Chicago: Dante's Pizzeria Is Much More Inferno Than Paradiso

Slice: Chicago

Pizza reviews in the Chicago area.


[Photographs: Daniel Zemans]

Dante's Pizzeria

3028 W Armitage Avenue, Chicago, IL 60647 (map); 773- 342-0002; no website
Pizza Style: New Yorkish
The Skinny: Certainly edible but disappointing all the way around
Price: 20 inch pizzas start at $18 with specialty pies ranging from $23 to $26; slices start at $3.50

When stories began trickling in about the pending opening of Dante's Pizzeria in the southern end of Logan Square a few months ago, all signs pointed to it being a successful venture. Georg Simos, owner of area establishments The Rocking Horse and High Dive certainly knows the neighborhood. And by bringing on former employees of Piece (reviewed here) and Santullo's (reviewed here) to run the show, expectations for Dante's were understandably somewhat high.

If the Yelpers, who have collectively given Dante's four stars, are to be believed, then the place is a success. And it's possible that the pizzas I had on my visit were anomalies (someone from the Reader certainly liked it when he checked it out). But there was so much fundamentally wrong with both pizzas I tried on my visit that I have a hard time believing that that's the case. From the crust, to the sauce, to the toppings, to the prices, to the Ms. Pac Man arcade game that operates at absurdly high speeds, this was a deeply flawed dining experience.


Every pizza at Dante's is 20 inches across. Diners can build their own pie or choose from one of 8 specialty pizzas, each of which shares a name familiar to reader of Dante Alighieri's Divine Comedy. The Inferno, which is billed as having "9 Levels of Hell" thanks to a staggering collection of toppings that includes sausage, pepperoni, bacon, garlic, poblano, jalapeno, banana pepper, onion, and giardiniera. I jokingly suggested it to my dining companions because the idea of getting so many different toppings on one pizza seemed ridiculous. But the woman working behind the counter assured me that it worked really well and convinced me to try it.


The customer may not always be right, but in this case I definitely was. This pizza was kind of a mess. Despite the massive quantity of toppings the kitchen had to play with, the decision was made to leave a significant portion of the pizza canvas blank. Of the bites with toppings, only the garlic, jalapenos and pepperoni came through. And my efforts to isolate individual toppings proved pointless, as none of them were notable in any way. All that said, I did polish off two large slices, so I obviously don't think it was terrible, but that's hardly a ringing endorsement.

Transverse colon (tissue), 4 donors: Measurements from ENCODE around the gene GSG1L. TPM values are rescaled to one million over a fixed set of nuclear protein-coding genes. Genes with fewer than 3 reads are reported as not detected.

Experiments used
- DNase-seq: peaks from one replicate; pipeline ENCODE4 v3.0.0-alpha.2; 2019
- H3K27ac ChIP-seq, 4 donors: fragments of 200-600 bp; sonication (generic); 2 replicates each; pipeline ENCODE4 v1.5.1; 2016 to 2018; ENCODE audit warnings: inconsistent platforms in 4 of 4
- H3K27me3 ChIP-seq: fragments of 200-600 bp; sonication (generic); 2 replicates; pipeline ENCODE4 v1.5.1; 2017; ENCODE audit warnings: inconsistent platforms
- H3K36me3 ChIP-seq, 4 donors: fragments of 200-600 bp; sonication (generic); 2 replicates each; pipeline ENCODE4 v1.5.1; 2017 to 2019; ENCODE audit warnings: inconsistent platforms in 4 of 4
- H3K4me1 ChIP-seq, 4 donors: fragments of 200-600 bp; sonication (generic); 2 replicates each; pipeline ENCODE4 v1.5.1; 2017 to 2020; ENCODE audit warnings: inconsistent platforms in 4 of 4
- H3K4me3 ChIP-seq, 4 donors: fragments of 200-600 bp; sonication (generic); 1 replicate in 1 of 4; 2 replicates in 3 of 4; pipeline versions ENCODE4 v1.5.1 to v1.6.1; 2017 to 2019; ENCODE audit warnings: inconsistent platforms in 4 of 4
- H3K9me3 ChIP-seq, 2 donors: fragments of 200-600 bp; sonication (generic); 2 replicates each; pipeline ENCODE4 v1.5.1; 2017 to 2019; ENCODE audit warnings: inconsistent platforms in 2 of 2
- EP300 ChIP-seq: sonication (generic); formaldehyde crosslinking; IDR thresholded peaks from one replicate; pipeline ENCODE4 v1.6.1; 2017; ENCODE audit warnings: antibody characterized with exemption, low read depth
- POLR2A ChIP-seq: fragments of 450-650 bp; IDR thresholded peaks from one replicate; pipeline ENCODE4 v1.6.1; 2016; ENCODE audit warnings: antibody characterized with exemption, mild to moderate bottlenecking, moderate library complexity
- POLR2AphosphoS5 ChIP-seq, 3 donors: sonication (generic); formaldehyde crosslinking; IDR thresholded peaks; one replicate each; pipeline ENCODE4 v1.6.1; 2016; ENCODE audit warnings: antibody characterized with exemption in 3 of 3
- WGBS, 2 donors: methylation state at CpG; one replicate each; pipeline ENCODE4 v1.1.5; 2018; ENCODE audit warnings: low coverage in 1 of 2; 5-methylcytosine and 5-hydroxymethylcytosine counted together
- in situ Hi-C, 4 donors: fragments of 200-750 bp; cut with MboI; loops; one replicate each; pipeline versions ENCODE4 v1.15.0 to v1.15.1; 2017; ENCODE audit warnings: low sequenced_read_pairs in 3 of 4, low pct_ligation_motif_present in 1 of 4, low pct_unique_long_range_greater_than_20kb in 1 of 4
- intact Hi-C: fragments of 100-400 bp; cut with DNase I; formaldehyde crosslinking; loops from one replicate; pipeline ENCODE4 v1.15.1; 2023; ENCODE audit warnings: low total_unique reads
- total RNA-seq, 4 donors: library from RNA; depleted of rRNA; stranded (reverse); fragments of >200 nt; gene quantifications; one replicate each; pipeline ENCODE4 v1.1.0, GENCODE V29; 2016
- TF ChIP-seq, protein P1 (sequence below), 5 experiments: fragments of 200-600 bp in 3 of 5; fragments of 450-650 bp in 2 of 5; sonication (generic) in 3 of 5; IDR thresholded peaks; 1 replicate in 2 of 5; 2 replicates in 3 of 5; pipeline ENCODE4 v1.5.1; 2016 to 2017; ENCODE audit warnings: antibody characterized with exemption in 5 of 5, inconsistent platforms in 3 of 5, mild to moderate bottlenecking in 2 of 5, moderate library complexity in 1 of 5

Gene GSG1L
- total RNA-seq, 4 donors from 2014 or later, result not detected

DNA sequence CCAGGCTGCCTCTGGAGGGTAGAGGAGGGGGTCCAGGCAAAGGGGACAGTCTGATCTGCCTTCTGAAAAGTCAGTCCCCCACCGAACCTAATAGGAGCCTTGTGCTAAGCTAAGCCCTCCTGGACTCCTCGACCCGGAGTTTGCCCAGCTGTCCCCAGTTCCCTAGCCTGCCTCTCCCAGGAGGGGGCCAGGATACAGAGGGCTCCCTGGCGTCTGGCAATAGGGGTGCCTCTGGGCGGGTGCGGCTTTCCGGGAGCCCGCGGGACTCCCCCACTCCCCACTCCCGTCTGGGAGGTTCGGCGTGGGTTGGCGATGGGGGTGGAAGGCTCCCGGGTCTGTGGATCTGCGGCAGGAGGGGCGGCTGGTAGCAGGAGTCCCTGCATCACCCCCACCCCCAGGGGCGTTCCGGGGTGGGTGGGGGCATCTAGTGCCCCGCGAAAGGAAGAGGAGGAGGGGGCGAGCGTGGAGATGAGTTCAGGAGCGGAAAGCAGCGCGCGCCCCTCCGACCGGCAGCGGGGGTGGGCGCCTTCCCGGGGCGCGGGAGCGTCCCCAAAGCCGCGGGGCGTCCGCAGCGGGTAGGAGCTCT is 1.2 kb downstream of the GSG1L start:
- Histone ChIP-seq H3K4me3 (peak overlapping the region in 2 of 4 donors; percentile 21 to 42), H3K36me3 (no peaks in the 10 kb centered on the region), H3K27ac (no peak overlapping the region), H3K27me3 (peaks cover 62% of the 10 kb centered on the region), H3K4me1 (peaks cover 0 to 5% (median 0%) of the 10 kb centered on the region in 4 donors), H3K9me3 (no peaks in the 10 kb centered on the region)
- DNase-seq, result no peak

We went fairly minimalist on the second pizza, opting to build our own and only top it with spinach and mushrooms. Unfortunately, this one was even worse than the Inferno because as nutty as the pile of toppings was, it turns out they were the best thing on that pizza. The sadly restrained application of veggies on this pizza allowed the sauce to shine through. With a good sauce that would be fine, but this stuff tasted like marinara sauce.

The crust was a mixed bag. The texture of the end crust was a bit on the chewy side but otherwise pleasant. The bottom crust, on the other hand, especially on the Inferno, was far too soggy. Foldable is one thing but foldable like an accordion is something quite different. In terms of flavor, the crust was a fine piece of ordinary bread that got an extra kick from bits of garlic spread around the top and a decent dose of corn meal on the bottom.


At the end of the night, my two dining companions and I spent more than a couple of minutes strongly encouraging each other to take home the leftovers. This is not a pizzeria I can see myself returning to for a meal, or recommending others to check out. But if you find yourself in the area craving pizza and needing it quickly, it's worth mentioning that Dante's always has 4 different slices available: cheese, sausage, pepperoni, and a rotating specialty pie.